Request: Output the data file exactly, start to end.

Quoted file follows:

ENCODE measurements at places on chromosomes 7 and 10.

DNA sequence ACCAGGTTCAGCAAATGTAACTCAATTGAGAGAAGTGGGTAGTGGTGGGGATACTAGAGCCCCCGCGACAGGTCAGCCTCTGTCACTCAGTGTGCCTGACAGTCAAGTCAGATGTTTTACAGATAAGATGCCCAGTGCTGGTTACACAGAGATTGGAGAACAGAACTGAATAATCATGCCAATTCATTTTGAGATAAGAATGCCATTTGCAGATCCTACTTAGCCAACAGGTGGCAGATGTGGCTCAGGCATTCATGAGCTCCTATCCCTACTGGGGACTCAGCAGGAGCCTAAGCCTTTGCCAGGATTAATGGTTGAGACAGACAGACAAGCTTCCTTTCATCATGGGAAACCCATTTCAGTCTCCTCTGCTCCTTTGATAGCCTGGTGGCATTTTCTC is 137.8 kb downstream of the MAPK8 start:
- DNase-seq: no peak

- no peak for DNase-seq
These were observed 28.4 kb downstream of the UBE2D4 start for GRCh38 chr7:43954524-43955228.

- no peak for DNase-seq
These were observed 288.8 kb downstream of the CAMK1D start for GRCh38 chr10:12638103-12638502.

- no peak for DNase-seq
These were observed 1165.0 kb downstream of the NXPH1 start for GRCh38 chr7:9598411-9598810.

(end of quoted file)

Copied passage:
ENCODE measurements at places on chromosomes 7 and 10.

DNA sequence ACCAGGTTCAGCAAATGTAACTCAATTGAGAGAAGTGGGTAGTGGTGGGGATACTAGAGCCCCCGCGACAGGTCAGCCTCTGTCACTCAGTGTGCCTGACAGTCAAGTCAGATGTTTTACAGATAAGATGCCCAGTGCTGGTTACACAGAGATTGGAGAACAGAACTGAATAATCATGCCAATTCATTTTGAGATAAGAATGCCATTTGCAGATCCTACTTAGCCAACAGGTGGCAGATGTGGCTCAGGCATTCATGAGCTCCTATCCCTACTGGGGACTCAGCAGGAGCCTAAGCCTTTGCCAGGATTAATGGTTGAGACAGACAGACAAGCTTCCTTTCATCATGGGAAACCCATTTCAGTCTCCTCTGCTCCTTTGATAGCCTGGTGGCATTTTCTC is 137.8 kb downstream of the MAPK8 start:
- DNase-seq: no peak

- no peak for DNase-seq
These were observed 28.4 kb downstream of the UBE2D4 start for GRCh38 chr7:43954524-43955228.

- no peak for DNase-seq
These were observed 288.8 kb downstream of the CAMK1D start for GRCh38 chr10:12638103-12638502.

- no peak for DNase-seq
These were observed 1165.0 kb downstream of the NXPH1 start for GRCh38 chr7:9598411-9598810.